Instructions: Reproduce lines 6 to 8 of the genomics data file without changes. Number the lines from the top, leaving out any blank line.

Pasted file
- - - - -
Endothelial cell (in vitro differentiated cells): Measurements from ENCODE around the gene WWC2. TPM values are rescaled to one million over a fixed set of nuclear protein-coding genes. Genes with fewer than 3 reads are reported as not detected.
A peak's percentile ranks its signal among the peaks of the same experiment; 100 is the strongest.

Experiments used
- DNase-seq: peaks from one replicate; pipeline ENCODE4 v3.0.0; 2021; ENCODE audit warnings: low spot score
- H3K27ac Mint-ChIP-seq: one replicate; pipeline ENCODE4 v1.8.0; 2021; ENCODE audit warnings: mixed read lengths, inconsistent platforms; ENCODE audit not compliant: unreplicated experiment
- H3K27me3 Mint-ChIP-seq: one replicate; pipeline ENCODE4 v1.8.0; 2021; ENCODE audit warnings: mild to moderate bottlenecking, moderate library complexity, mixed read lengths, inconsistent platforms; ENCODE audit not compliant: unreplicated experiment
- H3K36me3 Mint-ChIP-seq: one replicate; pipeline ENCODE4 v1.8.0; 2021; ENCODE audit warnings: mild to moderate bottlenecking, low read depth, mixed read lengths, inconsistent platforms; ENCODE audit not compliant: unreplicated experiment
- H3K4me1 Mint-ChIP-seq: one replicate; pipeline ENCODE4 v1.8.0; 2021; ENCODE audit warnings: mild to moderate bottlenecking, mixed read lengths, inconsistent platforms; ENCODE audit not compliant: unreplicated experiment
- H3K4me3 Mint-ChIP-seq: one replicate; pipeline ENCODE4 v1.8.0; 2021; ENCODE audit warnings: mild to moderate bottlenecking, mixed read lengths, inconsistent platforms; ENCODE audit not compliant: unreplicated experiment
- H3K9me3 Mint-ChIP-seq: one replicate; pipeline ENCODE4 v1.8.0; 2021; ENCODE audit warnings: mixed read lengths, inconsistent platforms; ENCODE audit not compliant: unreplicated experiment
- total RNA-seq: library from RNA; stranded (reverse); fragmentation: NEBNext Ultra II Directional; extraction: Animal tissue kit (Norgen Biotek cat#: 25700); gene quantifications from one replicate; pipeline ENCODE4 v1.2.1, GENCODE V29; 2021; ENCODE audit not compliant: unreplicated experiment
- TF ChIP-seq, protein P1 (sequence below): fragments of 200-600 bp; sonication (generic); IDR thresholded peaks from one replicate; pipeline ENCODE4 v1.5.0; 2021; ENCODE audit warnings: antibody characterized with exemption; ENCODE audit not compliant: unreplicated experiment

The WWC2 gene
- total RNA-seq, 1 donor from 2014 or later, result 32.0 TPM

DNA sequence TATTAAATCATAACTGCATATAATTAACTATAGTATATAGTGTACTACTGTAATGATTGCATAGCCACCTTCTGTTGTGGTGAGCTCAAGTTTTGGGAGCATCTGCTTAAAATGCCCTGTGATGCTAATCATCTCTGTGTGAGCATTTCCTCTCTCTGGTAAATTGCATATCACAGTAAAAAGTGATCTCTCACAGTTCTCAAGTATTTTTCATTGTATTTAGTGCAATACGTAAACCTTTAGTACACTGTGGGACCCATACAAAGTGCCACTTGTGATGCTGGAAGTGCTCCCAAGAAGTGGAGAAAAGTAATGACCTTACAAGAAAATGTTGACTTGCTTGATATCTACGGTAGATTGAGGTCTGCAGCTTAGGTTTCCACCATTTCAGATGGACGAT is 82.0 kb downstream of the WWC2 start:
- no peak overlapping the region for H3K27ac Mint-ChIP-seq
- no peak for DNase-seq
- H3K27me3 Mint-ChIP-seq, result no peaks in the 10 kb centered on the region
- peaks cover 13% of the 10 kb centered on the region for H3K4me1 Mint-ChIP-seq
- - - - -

- H3K27me3 Mint-ChIP-seq: one replicate; pipeline ENCODE4 v1.8.0; 2021; ENCODE audit warnings: mild to moderate bottlenecking, moderate library complexity, mixed read lengths, inconsistent platforms; ENCODE audit not compliant: unreplicated experiment
- H3K36me3 Mint-ChIP-seq: one replicate; pipeline ENCODE4 v1.8.0; 2021; ENCODE audit warnings: mild to moderate bottlenecking, low read depth, mixed read lengths, inconsistent platforms; ENCODE audit not compliant: unreplicated experiment
- H3K4me1 Mint-ChIP-seq: one replicate; pipeline ENCODE4 v1.8.0; 2021; ENCODE audit warnings: mild to moderate bottlenecking, mixed read lengths, inconsistent platforms; ENCODE audit not compliant: unreplicated experiment